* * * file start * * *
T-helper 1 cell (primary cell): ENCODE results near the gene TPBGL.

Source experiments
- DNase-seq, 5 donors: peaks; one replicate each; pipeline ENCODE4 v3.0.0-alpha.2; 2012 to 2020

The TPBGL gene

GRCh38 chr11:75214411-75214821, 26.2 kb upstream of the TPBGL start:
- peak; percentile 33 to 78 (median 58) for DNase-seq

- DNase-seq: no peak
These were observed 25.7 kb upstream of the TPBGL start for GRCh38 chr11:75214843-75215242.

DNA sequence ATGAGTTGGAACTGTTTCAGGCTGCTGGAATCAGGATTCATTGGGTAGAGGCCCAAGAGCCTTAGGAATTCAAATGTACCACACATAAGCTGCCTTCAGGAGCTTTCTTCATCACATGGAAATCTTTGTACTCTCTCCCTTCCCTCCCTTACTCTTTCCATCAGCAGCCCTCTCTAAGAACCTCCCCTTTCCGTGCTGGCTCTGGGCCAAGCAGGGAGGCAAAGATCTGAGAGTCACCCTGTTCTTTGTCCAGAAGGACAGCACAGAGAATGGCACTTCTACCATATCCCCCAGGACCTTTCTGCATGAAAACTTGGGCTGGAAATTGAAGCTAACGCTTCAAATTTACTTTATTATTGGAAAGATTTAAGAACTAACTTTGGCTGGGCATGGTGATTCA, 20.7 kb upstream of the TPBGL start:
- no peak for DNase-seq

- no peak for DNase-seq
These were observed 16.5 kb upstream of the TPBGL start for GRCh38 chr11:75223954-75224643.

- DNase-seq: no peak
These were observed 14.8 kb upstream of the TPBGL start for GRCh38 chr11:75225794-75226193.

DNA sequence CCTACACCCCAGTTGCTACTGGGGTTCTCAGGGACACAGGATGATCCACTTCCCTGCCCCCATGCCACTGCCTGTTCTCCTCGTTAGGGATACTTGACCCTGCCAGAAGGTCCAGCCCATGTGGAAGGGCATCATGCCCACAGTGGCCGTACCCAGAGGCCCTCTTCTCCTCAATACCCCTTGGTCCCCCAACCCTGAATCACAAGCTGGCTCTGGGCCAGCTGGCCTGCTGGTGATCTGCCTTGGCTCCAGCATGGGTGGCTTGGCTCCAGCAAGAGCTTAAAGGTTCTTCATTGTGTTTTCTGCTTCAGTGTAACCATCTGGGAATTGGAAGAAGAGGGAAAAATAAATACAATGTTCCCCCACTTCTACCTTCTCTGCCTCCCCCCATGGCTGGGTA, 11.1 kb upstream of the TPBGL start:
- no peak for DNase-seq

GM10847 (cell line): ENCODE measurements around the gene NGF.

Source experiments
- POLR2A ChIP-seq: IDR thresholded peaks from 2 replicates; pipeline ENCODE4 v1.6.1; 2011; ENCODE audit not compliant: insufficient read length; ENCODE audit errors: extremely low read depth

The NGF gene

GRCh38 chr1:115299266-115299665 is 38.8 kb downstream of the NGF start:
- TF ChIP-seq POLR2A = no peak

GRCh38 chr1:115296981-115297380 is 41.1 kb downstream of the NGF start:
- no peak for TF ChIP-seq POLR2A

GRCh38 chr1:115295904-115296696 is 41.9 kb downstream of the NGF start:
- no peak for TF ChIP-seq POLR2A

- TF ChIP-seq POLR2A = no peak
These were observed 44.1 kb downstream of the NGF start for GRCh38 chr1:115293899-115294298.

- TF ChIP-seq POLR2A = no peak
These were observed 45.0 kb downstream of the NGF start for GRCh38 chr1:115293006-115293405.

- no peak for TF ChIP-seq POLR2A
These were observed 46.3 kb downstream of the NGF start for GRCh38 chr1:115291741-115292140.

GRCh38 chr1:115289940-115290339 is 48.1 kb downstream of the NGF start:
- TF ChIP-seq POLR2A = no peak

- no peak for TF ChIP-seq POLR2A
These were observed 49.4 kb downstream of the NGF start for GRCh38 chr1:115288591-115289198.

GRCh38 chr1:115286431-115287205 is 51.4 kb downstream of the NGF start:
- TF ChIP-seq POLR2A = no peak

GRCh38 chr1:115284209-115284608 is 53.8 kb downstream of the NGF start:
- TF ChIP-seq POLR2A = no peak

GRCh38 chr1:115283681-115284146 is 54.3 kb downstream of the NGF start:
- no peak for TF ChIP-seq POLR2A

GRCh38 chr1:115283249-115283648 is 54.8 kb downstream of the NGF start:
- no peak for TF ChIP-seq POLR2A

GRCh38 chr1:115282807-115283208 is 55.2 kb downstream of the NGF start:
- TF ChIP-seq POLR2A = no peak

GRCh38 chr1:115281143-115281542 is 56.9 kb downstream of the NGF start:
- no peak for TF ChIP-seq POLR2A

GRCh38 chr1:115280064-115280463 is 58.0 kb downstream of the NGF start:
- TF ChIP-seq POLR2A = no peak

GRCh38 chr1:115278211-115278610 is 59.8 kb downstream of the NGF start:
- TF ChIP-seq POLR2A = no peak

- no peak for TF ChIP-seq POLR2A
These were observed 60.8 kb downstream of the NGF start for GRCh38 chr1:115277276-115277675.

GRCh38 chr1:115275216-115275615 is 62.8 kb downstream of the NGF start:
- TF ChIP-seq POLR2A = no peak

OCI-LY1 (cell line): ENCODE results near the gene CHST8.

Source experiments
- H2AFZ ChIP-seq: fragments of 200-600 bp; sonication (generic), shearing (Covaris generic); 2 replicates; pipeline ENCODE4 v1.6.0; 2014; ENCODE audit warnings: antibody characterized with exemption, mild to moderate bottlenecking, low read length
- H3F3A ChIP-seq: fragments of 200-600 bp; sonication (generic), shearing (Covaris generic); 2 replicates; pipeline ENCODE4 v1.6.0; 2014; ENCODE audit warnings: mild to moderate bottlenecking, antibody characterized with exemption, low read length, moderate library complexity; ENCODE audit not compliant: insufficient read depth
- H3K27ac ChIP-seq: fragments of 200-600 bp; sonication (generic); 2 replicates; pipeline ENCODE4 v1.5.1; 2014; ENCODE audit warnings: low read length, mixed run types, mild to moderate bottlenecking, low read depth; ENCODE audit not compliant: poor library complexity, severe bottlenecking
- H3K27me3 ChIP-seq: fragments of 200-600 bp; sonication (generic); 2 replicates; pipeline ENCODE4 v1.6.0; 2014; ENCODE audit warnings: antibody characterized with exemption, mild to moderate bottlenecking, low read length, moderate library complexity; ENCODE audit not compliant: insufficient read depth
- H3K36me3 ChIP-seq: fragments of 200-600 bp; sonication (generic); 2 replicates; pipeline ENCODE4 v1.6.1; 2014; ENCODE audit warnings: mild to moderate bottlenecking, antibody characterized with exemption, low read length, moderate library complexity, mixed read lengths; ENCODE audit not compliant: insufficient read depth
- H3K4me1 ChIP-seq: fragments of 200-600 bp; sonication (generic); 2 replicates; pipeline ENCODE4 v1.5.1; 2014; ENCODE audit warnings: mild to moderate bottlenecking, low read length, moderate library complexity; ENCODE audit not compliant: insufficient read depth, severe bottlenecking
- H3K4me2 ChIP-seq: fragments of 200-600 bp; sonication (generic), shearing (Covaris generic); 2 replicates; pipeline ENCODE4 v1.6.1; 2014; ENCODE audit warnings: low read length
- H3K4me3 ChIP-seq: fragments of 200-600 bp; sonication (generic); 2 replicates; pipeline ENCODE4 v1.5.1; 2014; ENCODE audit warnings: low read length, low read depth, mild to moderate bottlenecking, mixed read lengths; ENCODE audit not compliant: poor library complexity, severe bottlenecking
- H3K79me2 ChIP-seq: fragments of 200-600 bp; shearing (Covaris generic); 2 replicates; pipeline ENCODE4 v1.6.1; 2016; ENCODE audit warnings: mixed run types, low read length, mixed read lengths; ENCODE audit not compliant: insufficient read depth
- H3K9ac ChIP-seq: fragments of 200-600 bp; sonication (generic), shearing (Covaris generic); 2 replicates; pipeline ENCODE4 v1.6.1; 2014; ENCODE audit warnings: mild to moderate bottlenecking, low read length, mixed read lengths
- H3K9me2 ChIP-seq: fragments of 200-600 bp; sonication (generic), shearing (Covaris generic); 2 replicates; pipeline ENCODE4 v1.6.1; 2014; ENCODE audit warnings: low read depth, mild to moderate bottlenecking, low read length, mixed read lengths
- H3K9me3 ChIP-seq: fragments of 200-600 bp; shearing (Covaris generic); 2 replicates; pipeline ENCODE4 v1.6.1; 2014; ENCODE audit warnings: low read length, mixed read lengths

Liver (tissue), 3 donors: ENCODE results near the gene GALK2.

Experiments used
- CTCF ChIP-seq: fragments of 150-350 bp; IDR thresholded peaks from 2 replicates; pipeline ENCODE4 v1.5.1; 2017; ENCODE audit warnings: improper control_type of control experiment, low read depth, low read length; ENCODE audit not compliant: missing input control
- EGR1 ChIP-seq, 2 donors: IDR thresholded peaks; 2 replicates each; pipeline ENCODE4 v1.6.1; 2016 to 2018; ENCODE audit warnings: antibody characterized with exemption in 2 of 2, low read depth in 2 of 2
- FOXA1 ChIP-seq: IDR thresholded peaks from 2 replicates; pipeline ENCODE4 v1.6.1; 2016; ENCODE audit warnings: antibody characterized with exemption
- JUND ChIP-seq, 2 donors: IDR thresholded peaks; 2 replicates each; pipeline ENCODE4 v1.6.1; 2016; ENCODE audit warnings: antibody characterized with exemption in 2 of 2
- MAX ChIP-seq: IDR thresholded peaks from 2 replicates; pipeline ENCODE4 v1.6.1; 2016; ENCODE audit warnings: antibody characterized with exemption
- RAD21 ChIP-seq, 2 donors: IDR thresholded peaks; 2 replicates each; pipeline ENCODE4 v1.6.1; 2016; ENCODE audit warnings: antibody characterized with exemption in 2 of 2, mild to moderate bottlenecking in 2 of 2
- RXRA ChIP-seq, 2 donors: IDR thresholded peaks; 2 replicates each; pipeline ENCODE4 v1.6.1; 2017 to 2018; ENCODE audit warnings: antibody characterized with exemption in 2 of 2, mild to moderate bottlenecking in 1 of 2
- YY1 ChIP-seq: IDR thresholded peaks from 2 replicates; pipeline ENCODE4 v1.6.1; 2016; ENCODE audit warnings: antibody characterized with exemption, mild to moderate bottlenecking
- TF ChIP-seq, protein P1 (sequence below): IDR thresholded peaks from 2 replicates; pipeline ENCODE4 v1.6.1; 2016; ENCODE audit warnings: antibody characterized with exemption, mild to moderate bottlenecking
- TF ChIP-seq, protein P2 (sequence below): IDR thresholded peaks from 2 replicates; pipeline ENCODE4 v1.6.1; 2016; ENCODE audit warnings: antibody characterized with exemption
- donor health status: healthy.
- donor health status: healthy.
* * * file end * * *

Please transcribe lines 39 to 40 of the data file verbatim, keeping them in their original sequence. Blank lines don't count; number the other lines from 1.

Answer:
GRCh38 chr1:115284209-115284608 is 53.8 kb downstream of the NGF start:
- TF ChIP-seq POLR2A = no peak